Applying traditional phone-industry rules to cable-modem service would raise consumer rates by about 10%, Federal Communications Commission chairman Michael Powell said Thursday.
“If you layered on that instantly -- that every cable-modem offering today has a telecommunications subcomponent -- the massive extension of regulatory obligation on that, I think, is going to drive the cost of broadband up very significantly,” Powell said. “It’s almost an immediate 10% tax.”
Cable operators collect about $10 billion in annual cable-modem revenue, meaning that Powell’s 10% rate-rise prediction would cost cable’s 20 million high-speed-data customers an additional $1 billion.
Powell’s comments came one day before the U.S. Supreme Court is scheduled to decide whether to hear Brand X Internet Services vs. FCC, a case from the U.S. Court of Appeals for the Ninth Circuit that threatens cable-modem service with traditional telecommunications obligations such as open access to Internet-service providers, universal-service payments and interconnection with other telecommunications carriers.
Consumer groups and various ISPs support the Brand X ruling, saying that it would expose cable-modem service to greater competition and make broadband access more affordable.
Powell said the application of telecommunications obligations would impose new financial burdens on cable companies and their customers. Universal-service payments would equal about 8.9% of modem revenue, he added.
“I think you are talking [about] a significant increase in consumer prices,” Powell said. “Right now, if you buy cable-modem service from Comcast [Corp.] under the current regulatory regime, there are not a lot of universal-service fees connected to that [and] there are not the costs of network interconnection.”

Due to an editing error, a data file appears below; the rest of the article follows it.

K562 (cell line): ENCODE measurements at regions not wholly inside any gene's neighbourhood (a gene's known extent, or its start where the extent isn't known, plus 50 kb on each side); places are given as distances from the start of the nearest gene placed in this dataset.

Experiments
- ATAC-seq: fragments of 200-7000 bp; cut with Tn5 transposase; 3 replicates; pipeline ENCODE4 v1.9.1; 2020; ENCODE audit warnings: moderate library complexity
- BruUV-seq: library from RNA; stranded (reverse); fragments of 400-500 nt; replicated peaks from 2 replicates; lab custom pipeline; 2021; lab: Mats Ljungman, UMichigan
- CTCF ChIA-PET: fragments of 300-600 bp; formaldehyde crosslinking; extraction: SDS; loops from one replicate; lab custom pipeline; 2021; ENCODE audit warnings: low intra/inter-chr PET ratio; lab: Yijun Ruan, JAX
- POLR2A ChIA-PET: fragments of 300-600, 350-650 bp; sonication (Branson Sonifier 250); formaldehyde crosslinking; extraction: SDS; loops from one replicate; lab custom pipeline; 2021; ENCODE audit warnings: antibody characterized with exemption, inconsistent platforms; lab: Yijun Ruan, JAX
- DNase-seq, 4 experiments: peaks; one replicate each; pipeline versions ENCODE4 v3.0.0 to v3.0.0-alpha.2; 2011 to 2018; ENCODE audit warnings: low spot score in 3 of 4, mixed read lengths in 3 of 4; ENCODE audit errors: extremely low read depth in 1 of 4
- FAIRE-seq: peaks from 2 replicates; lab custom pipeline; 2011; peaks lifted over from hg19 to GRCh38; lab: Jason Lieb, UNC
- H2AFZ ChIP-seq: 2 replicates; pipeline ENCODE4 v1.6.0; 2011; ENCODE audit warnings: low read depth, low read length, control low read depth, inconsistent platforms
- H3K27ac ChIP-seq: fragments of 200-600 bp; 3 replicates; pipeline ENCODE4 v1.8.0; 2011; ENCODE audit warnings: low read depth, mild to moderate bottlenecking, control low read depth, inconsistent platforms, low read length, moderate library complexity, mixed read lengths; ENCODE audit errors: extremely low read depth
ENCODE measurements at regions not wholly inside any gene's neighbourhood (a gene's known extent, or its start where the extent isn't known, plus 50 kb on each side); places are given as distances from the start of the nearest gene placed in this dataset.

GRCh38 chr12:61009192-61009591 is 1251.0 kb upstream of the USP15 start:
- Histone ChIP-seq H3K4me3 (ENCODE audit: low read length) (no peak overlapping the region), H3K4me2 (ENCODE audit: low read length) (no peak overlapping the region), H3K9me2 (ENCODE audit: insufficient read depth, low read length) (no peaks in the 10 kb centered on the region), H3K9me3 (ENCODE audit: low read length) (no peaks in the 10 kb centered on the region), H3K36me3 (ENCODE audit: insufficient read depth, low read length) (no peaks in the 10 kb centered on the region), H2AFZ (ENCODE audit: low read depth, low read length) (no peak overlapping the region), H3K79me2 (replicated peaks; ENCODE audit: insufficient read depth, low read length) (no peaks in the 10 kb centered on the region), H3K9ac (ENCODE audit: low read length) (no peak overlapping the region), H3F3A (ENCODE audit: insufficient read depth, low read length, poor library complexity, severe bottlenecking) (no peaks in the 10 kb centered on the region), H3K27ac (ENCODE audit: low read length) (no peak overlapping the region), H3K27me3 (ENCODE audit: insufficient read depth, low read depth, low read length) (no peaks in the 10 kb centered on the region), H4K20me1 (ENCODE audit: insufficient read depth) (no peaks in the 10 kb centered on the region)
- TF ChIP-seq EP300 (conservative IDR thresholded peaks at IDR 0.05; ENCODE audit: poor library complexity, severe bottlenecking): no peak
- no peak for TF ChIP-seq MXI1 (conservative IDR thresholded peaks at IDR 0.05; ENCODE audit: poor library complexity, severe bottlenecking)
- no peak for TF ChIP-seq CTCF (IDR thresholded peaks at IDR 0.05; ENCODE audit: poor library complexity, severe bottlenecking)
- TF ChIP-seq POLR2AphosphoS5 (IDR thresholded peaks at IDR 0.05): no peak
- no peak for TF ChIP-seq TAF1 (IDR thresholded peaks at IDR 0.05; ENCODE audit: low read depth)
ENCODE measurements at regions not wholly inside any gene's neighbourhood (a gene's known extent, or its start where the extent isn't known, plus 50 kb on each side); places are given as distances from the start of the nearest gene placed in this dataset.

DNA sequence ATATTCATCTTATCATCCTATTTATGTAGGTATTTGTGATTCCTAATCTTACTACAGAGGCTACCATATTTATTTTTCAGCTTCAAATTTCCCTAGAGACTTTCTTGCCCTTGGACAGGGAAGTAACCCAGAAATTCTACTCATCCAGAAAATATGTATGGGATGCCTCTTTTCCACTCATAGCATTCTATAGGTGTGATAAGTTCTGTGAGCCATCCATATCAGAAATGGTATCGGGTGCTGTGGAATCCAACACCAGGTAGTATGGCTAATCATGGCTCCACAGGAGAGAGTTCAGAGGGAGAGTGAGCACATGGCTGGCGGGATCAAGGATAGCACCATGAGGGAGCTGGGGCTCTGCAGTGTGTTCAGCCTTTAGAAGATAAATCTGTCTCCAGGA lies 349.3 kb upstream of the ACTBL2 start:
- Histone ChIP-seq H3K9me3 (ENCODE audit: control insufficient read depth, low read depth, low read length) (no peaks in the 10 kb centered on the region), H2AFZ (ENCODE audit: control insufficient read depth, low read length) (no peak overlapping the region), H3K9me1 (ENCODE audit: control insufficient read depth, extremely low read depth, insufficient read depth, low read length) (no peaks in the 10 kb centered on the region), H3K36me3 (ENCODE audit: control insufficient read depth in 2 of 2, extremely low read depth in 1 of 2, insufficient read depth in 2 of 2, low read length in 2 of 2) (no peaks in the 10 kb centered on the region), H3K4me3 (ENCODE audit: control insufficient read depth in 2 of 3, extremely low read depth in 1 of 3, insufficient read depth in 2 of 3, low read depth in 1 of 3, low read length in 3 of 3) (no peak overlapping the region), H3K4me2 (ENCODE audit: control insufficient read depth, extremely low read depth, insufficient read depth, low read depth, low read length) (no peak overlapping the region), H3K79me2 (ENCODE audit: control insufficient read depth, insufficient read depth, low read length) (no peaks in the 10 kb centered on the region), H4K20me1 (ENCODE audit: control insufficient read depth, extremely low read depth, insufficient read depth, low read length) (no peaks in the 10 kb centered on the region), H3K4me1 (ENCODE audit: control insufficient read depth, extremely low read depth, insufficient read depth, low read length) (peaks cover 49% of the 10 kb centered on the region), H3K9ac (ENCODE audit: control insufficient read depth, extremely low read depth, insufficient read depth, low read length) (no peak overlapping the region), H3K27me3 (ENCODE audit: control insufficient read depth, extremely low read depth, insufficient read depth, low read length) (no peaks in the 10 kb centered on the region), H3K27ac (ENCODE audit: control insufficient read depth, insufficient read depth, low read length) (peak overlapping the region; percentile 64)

As chairman, Powell has fought to keep broadband deregulated while the White House has called for universal and affordable broadband access by 2007. Powell indicated that regulation of cable-modem service would frustrate those policy goals.
“This would be an immediate hit to both the industries and consumers if we couldn’t figure out a better way to do it,” he added.
The Department of Justice and the National Cable & Telecommunications Association have appealed the Brand X case to the high court. The court is expected to announce its decision Dec. 6.
The FCC has the option of employing statutory-forbearance authority to shield cable-modem service from telecommunications rules, but that approach can take up to 15 months to process, followed by a new round of litigation that further clouds regulatory certainty.
When asked if he is pondering the forbearance approach, Powell told reporters, “We haven’t crossed that bridge.”
He added that the FCC could experiment with something called the “doctrine of nonacquiescence,” which would mean that the commission would recognize the Brand X holding only in states within the Ninth Circuit.
“Basically, the rule applies in the Ninth Circuit. It doesn’t apply anywhere else,” Powell said.
The Ninth Circuit is the largest among the 13 federal circuits, both in terms of geography and population. Its jurisdiction includesCalifornia, Oregon, Washington, Arizona, Montana, Idaho, Nevada, Alaska, Hawaii, Guam and the Northern Mariana Islands.